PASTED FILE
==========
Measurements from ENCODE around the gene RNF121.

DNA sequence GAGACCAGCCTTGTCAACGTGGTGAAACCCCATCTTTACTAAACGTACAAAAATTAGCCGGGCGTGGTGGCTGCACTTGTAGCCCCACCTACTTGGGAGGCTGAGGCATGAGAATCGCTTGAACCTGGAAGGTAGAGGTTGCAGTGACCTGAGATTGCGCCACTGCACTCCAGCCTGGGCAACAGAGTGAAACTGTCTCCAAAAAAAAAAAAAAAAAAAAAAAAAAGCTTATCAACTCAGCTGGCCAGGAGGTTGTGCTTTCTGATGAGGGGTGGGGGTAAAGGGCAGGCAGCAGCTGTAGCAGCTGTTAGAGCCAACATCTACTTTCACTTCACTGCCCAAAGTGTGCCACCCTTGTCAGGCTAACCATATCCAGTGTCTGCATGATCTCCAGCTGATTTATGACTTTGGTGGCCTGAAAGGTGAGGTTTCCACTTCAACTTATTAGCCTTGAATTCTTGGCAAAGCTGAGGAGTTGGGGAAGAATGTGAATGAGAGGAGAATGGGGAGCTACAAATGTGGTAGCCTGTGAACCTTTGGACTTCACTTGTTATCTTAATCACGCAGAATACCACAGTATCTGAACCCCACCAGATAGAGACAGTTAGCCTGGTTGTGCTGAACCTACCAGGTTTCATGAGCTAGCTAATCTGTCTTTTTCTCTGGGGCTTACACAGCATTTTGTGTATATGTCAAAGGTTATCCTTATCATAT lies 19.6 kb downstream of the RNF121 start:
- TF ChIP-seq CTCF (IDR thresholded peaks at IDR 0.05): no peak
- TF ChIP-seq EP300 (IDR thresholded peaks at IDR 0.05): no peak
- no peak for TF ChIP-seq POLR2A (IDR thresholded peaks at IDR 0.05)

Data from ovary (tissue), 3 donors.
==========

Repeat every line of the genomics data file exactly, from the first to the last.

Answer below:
Measurements from ENCODE around the gene RNF121.

DNA sequence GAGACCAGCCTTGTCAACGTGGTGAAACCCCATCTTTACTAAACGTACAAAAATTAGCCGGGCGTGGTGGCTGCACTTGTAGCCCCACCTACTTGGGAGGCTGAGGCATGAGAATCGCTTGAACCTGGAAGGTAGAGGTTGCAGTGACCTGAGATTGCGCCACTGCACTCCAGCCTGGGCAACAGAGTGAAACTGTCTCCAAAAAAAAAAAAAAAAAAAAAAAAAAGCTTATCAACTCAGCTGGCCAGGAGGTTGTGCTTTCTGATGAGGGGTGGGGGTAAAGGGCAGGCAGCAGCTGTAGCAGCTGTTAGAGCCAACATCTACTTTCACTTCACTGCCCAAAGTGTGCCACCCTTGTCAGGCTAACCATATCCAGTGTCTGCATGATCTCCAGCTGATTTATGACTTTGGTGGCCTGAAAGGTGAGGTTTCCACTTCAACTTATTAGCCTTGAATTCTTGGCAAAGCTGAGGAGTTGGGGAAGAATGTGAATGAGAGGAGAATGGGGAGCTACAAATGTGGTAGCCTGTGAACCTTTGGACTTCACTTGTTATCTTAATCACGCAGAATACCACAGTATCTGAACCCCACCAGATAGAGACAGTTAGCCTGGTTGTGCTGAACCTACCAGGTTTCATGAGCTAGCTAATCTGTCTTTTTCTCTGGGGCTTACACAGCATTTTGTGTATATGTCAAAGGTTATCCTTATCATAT lies 19.6 kb downstream of the RNF121 start:
- TF ChIP-seq CTCF (IDR thresholded peaks at IDR 0.05): no peak
- TF ChIP-seq EP300 (IDR thresholded peaks at IDR 0.05): no peak
- no peak for TF ChIP-seq POLR2A (IDR thresholded peaks at IDR 0.05)

Data from ovary (tissue), 3 donors.